The knee is not only one of the largest and most complex joints in the body – it is also very susceptible to injury. One of the most common orthopedic injuries is a tear of the meniscus, a crescent-shaped piece of cartilage in the knee. To improve patient care and develop more effective methods for treating torn tissue, Redwire Space researchers are using the microgravity environment of the International Space Station (ISS) National Laboratory.
The knee is not only one of the largest and most complex joints in the body—it is also easily injured. In fact, one of the most common orthopedic injuries is the tearing of the meniscus, a half-moon-shaped piece of cartilage in the knee. Each knee has two menisci that allow the joint to move freely. Current treatments for a torn meniscus are less than ideal, involving removing or repairing the torn segment, which can ultimately lead to increased risk of arthritis or knee replacement, as the affected joint loses its cushioning. To improve patient care on Earth and develop more effective ways of treating torn tissues, researchers from Redwire Space are turning to the microgravity environment of the International Space Station (ISS) National Laboratory.
Redwire’s upgraded BioFabrication Facility (or BFF) launched to the space station in November. Now that the BFF is installed, it is ready to flex its printing muscles with the facility’s first task: producing a full-sized, 3D printed human meniscus. Using supplies that are launching on SpaceX’s upcoming 27th Commercial Resupply Services (CRS) mission, the meniscus tissue will be printed on station and then returned to Earth for analysis. Terrestrially, printing soft tissues is challenging due to gravity’s influence, which is why Redwire is taking its bioprinter to space.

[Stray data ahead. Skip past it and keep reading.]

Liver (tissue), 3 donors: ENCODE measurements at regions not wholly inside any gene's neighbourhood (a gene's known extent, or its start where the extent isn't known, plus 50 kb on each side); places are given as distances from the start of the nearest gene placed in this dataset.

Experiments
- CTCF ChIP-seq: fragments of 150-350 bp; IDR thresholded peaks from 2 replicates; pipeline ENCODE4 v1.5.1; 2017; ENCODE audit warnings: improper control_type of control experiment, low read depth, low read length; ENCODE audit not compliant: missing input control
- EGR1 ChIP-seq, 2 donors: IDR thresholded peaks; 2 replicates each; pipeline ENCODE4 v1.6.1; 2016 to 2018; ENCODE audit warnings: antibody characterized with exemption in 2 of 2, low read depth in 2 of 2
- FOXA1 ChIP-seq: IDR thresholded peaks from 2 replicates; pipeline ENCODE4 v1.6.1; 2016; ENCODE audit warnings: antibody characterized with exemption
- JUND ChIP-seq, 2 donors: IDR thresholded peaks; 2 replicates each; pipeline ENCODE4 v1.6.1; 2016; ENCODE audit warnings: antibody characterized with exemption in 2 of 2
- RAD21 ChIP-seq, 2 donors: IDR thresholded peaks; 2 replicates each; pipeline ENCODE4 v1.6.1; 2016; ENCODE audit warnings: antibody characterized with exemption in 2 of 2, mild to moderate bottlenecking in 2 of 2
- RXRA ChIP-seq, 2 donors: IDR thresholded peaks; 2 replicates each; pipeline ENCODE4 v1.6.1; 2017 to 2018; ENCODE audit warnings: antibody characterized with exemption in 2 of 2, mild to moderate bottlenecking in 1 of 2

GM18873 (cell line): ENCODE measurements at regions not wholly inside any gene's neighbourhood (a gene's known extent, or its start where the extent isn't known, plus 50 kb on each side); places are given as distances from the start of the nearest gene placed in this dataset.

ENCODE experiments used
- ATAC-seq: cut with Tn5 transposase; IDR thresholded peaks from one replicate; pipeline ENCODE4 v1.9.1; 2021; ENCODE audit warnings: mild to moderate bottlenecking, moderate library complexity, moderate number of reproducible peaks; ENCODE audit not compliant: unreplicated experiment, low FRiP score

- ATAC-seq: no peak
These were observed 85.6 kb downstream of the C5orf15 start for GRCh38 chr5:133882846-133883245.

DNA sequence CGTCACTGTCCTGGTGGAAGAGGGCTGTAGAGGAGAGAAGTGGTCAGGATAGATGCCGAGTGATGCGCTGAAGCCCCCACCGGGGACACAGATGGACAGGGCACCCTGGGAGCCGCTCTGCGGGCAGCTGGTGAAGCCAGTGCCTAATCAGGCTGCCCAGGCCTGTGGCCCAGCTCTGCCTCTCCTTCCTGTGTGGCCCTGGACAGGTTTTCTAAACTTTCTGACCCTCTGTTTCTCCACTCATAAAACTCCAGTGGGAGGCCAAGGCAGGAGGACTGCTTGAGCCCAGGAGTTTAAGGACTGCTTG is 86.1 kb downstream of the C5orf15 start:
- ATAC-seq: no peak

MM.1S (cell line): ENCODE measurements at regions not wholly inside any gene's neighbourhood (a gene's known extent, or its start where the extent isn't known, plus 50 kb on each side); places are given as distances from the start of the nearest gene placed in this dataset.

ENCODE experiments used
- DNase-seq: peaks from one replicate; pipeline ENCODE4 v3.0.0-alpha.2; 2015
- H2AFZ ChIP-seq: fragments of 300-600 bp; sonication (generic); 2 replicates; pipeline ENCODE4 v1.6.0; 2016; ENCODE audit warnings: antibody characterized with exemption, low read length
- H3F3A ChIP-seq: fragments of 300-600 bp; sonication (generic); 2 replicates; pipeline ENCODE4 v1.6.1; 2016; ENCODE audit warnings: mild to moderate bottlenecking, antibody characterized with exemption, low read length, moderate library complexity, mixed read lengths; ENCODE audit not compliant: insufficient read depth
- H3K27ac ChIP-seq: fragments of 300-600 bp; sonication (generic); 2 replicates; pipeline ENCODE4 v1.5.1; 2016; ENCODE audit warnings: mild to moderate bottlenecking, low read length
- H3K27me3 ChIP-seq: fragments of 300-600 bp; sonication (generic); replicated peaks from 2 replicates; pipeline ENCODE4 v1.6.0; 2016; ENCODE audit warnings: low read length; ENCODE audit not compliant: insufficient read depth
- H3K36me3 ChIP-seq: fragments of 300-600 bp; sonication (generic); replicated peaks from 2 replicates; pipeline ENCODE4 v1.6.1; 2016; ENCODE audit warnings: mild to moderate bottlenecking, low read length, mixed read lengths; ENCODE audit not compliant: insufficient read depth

“The BFF is a game-changing technology that could have significant implications for the future of human health and patient care on Earth,” said Rich Boling, a Redwire vice president. “Printed tissues could not only be implanted in patients but also used as models for drug discovery, providing new avenues to test therapeutics.”
The investigation to print a full human meniscus will build on previous research from 2019, when the BFF printed cardiac tissue and a partial meniscus. This next iteration will utilize an upgraded BFF that allows greater temperature control when printing as well as an upgraded imaging system that lets the team better control the prints.
According to Boling, the meniscus is the perfect tissue to start with not only because many people have knee injuries but also because it is a good tissue to test the BFF.
“The meniscus is great because it’s very avascular, meaning it lacks blood vessels, which is what tends to hold back large-scale 3D printing,” he said. “So right when you print it, you’re already closer to human tissue than you would be if you started out trying to print a heart.”
Boling says that gives the company an opportunity to continuously improve the printing system, which will help Redwire meet its ultimate goal of printing entire organs in space. While that milestone is likely many years away, in the near-term, BFF could be a valuable tool for drug efficacy testing. The facility can be used to print and culture organoids, which resemble human organs but are artificially made. These organoids can be used to test new drug compounds, allowing researchers to collect meaningful data that can aid in disease modeling and drug development as well as the advancement of tissue engineering.
SpaceX CRS-27 is targeted for launch no earlier than March 14 at 8:30p.m. EDT. This mission will include more than 15 ISS National Lab-sponsored payloads.
Find out more about Redwire Space at redwirespace.com.
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